Adam A lot of Robert Lepage, in particular Seven Streams of the River Ota. And Complicite’s Mnemonic. A lot of Complicite really. It’s hard to choose one.

Rosemary Mine are all quite recent as I didn’t go to the theatre much when I was young.

Albert The shows I saw as a child, which gave me my love for theatre, and were probably terrible, have a real place in the list.

Jenny An incredible King Lear with Robert Stephens at the Royal Shakespeare Company. I think the director was Adrian Noble.

Peter Vanessa Redgrave in The Lady from the Sea. A Manchester Royal Exchange production that came to London’s Roundhouse, directed by Michael Elliott. The set was rock pools and she entered running and splashing through them. The soundscape was terrific with whale sounds the call of the sea.

John I suppose that’s getting to the heart of it. ‘What is the best?’ is a different question to ‘What has been the best theatrical experience?’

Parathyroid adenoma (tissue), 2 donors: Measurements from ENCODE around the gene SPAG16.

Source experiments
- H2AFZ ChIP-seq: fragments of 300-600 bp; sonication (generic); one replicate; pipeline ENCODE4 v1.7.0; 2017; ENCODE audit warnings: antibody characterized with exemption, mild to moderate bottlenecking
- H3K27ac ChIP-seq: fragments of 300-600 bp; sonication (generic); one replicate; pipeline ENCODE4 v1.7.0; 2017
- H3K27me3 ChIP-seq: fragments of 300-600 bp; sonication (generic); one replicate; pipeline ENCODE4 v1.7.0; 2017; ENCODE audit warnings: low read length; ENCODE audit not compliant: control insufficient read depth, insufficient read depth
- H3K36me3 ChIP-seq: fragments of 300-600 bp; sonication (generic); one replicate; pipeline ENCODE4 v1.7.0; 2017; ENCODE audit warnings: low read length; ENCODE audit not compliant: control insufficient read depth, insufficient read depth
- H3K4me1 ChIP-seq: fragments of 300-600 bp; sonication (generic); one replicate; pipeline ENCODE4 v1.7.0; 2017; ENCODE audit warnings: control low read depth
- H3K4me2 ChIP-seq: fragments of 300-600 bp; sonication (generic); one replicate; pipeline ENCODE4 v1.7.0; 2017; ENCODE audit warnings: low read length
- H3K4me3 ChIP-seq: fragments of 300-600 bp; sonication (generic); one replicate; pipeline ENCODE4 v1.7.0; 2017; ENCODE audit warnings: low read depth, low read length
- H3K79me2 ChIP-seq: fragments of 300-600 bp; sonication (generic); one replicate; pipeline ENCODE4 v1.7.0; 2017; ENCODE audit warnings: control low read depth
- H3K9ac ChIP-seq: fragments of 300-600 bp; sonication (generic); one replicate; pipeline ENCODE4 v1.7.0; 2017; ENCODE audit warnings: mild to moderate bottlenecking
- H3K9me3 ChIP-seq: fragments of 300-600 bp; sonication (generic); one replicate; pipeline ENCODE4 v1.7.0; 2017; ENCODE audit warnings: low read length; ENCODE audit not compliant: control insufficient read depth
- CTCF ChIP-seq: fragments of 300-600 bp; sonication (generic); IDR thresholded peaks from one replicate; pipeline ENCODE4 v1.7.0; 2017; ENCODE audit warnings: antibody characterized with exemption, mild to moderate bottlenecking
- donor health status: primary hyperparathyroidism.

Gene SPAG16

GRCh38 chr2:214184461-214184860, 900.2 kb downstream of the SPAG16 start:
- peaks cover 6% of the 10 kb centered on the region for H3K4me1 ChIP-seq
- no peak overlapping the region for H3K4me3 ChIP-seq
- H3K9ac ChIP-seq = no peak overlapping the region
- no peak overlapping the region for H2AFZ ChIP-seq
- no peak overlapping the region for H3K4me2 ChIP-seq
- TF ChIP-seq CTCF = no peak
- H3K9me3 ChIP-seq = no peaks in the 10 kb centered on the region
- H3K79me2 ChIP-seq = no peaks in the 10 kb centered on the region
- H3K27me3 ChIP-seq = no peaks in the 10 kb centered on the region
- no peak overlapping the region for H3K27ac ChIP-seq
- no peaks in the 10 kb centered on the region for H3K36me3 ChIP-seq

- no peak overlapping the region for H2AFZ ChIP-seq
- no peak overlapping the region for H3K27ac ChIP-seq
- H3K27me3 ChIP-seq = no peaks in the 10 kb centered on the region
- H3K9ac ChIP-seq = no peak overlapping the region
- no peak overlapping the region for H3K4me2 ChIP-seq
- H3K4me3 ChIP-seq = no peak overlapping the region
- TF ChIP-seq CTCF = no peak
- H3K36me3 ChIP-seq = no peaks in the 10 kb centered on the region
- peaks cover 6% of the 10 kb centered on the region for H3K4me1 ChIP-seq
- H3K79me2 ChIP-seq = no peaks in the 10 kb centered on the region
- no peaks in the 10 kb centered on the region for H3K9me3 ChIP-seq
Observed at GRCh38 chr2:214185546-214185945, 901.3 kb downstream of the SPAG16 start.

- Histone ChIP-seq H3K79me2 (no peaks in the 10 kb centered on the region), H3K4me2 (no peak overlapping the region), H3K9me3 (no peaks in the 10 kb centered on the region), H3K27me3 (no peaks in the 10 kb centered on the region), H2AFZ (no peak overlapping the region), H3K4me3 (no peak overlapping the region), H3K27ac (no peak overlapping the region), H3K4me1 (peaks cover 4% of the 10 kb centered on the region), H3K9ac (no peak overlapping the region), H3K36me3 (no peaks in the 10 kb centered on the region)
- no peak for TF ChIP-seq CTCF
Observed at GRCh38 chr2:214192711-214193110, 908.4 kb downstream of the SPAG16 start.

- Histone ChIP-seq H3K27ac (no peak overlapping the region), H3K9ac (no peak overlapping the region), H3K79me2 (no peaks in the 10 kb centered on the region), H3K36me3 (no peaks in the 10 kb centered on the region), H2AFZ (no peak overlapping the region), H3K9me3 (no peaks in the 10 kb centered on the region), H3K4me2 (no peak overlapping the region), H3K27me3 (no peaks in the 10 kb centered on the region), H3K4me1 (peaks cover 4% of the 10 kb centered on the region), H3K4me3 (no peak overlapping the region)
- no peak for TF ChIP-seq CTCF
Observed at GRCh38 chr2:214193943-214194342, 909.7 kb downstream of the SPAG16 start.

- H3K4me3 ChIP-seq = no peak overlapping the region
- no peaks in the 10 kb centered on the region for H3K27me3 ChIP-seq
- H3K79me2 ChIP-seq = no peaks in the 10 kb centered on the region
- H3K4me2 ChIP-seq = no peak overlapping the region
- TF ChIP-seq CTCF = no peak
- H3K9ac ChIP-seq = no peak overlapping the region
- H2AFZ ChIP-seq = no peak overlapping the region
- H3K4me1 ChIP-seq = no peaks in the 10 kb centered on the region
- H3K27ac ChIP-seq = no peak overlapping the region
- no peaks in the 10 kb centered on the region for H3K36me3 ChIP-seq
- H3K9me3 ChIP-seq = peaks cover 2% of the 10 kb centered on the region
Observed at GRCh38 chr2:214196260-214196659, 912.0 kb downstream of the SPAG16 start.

Adam The Richard Eyre production of Guys and Dolls. I saw the revival with Clive Rowe four times. It was amazing.

Albert More recently, A Monster Calls at the Old Vic was incredibly powerful.

Adam Oh God, and Ian Holm’s King Lear. Now that was special.

Rosemary Anyone else waiting to hear the name of a show they were in?

Peter I also saw Peter Brook’s A Midsummer Night’s Dream. The fairies were magical – trapezes and spinning plates. The lovers were hilarious. Sadly the Mechanicals weren’t.

Rosemary I loved the first production of Angels in America.

Jenny I was lucky enough to witness The Passion of Port Talbot [National Theatre Wales’ opening production] a few years ago. Immersive, site-specific stuff has never been my bag, but that was incredibly special.

Peter Hair was a big event when it first opened.

Adam Stephen Dillane and Linus Roache in Uncle Vanya at the Young Vic. With Jo McInnes and Anastasia Hille. That stays with me.

Rosemary Oh I didn’t enjoy that Uncle Vanya. And this is why they shouldn’t give prizes for art, see? Because it’s subjective.

Jenny I don’t think I’ve ever enjoyed a Chekhov play…